Day #8: Little Nemo Meets Lunatix on the Moon

"Little Nemo in Slumberland" dated December 03, 1905:


Transcript of Tweets by @LittleNemo1905 (June 4, 2020):


With this strip, I'm noticing an interesting pattern emerge. Each time McCay utilizes an innovative spatial design, he does so two weeks in a row, then returns to a more traditional one for the following week. - 1/24

Notice strip #1 began with a fairly tradition page layout. This makes sense as the very first strip of the series. #2 and #3, though, were the experimental vertical panels that grew or restricted based on panel content. - 2/24

The following strips (#4, 5, and 6) returned to a more recognizable layout before the circular centrepiece of McCay's Thanksgiving strip emerges in all it's glory! - 3/24

That this strip's page layout is identical fits the pattern of repeating innovative spatial designs one after another. I wonder if, as @pfxbryan and I were discussing yesterday, this is done to help familiarize the reader with these new conventions? - 4/24

Having these layouts repeat would, certainly, assist the reader as they began to decipher/become familiar with McCay's use of layout rhetoric, and serves as continued demonstration of his prowess (a boast of "I can repeat layouts and STILL be innovative!"). - 5/24

The biggest difference between this and the Thanksgiving strip though, resides in the centre tier that houses the circular panel and the four surrounding it. - 6/24

If you look back to yesterday's strip, McCay uses an identical formation of the central tier(s), yet the reading order is different… - 7/24

While I would suggest that the Thanksgiving strip presents a reader's more commonly expected panel order, I don't necessarily dislike the alteration in this strip today. - 8/24

One could argue it eschews comics' logical reading pattern and they would, of course, be right. But I think that's the point. - 9/24

Not only does the change in reading order jolt the reader out of whatever complacency they may bring to the reading, but it also mimics Nemo's disorientation. I believe this acts as a map of sorts for the reader; a reminder that they shouldn't expect the surreality of Nemo's dreams to be logical. - 10/24

So McCay is still setting up the primary (un)rules of the dreamscape that we enter into with Nemo. His hope is surely that the preparatory work done in these early strips will pay dividends in future work. I, for one, cannot wait to discuss that in those future strips! - 11/24

We also witness the return of the bed-as-vehicle motif here as it becomes weightless and breaks through his bedroom ceiling into the night sky. - 12/24

More often than not, there has been a Slumberlandian to initiate Nemo's journey and I think it's important to note that Lunatix doesn't enter his room to get him, but rather (somehow) commands the bed to rise up to him. - 13/24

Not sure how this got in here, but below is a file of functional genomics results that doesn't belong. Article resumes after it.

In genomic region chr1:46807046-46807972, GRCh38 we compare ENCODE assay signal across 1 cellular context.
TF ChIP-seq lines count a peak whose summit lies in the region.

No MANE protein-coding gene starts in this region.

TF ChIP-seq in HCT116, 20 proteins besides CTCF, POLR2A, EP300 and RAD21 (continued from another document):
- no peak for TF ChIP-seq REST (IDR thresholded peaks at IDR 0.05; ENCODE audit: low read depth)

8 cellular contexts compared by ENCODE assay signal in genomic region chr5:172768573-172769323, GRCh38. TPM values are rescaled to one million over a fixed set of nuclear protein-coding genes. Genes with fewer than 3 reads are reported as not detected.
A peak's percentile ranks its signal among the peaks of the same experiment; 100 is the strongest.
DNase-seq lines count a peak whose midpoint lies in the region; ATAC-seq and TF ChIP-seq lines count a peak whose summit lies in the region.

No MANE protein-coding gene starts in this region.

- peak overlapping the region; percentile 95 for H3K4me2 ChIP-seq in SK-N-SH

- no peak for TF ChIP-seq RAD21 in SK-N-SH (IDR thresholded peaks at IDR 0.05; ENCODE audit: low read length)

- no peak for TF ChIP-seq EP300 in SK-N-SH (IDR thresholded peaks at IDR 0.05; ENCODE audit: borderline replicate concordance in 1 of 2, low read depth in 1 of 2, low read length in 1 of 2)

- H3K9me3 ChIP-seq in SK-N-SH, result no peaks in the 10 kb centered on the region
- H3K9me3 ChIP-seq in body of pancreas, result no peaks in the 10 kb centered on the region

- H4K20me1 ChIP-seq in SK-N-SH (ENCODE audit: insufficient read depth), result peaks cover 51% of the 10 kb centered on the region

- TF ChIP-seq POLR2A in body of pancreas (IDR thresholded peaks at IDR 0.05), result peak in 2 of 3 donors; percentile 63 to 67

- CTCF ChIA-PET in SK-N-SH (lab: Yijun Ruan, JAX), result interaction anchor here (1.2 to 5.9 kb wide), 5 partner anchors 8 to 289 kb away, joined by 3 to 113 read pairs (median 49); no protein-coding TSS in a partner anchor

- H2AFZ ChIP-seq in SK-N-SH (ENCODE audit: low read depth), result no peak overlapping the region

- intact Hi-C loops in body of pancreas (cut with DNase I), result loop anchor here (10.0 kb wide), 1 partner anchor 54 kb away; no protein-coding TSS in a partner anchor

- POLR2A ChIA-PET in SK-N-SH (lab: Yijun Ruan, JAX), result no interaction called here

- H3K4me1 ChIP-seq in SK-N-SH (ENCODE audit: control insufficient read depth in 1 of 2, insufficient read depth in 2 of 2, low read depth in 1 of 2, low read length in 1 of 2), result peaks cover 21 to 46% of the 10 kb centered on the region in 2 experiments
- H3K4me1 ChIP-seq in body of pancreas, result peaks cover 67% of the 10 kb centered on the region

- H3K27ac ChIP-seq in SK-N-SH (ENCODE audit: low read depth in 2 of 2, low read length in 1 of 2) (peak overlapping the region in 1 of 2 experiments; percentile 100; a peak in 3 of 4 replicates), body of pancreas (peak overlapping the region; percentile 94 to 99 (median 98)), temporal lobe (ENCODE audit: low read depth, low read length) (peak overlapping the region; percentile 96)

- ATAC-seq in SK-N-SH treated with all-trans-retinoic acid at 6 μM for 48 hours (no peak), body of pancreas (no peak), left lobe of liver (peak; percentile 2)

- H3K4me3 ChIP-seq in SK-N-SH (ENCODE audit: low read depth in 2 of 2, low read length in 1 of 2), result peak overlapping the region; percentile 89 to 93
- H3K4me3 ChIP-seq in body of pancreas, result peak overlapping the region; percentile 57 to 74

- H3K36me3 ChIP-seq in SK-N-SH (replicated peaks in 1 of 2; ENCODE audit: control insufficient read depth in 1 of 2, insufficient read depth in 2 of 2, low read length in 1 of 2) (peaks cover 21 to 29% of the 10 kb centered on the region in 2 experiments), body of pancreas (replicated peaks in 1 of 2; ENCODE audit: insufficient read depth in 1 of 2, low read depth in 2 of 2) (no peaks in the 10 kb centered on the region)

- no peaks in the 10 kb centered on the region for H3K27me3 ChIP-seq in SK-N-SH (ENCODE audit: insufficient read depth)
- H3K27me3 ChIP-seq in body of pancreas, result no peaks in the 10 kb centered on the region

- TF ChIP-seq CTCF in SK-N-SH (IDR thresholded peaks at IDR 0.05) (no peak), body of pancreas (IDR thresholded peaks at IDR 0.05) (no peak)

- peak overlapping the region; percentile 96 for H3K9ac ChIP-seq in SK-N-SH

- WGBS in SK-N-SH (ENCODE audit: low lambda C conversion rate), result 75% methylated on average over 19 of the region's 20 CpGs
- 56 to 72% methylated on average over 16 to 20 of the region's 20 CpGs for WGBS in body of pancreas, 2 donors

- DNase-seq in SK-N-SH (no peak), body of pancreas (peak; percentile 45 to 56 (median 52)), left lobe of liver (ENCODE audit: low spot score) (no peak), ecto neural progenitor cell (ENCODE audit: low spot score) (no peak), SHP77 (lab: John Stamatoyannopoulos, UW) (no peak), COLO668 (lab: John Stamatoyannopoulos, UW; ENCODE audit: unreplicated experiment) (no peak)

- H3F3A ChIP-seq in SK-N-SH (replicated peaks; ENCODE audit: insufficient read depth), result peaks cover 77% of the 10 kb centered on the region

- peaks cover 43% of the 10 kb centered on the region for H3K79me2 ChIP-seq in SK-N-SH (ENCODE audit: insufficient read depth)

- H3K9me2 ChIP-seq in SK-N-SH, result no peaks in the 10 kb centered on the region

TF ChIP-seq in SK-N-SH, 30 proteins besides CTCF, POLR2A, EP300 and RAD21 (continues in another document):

The pictorial rendering of the face of the moon is an incredible sight to behold! If you recall, he was actually present in the last strip as well, looking perplexingly at the Turkey as it devours Nemo's home. - 14/24

That he makes a return here, this time in a much more prominent role, suggests that characters we have met in the past, no matter how seemingly unimportant, may come back to have important roles in the future. - 15/24

There's also something to be said about being locked away, against your will, within a celestial being. When the Moon's mouth closes, Nemo is shocked and frightened! The captions tell us Lunatix has no intention to harm Nemo, but how else is the act to be interpreted? - 16/24

That said, given all that Nemo has witnessed thus far, it might be surprising that he continues to distrust the characters with whom he comes across. Many of his failures to reach Slumberland are the direct result of not trusting the right people and acting impulsively. - 17/24

Now for the real talk. I am, by and large, disappointed with the end result of this strip. While it has intriguing elements, I find that it utilizes some of the common elements that we've seen so far to a less dramatic affect. - 18/24

For instance, the single colour backgrounds in the central tier(s) of this strip. Rather than add to the mystery and magic as they've done in the passed, they actually function to flatten the impact of Nemo's journey for me… - 19/24

Three panels of Nemo's bed falling apart as it slowly rises to the sky is simply too many for me and the colour changes offer nothing meaningful to the experience beyond unconnected visual appeal. - 20/24

Admittedly though, this could be because the panels are void of dialogue until the final tier of the comic when Lunatix pleads with Nemo not to run away. I'll acknowledge my bias here; I simply don't connect to this sort of descriptive storytelling like this in comics. - 21/24

When the linguistic and the pictorial repeat/mimic the communication of the other, I rapidly lose interest in one of the two modalities. Generally, the one that is less informative and, in this case, that would regrettably be the pictorial - 22/24

This has the effect of distancing me, emotionally, from Nemo… He has nothing unique to give the reader in this strip; the narrator pretty much says it all. - 21/24

This is in contrast to almost every other strip where Nemo is front and centre; his actions, and what he says, matter and have importance for the reader. Since he rarely speaks in this strip, that isn't the case here. - 22/24

So while the moon gets ever closer, I (the reader) feel myself being pulled further and further away, almost as if I am back in Nemo's room unable to truly take the journey with him. - 22/24

To finish off, I'll admit that, while this strip is (again) one of the most recognizable of the #LittleNemo strips, I just… don't like it. But I'm really interested to hear some of YOUR readings. Please change my mind! - 23/24

This is my reading of "Little Nemo in Slumberland" #8. What's yours? - 24/24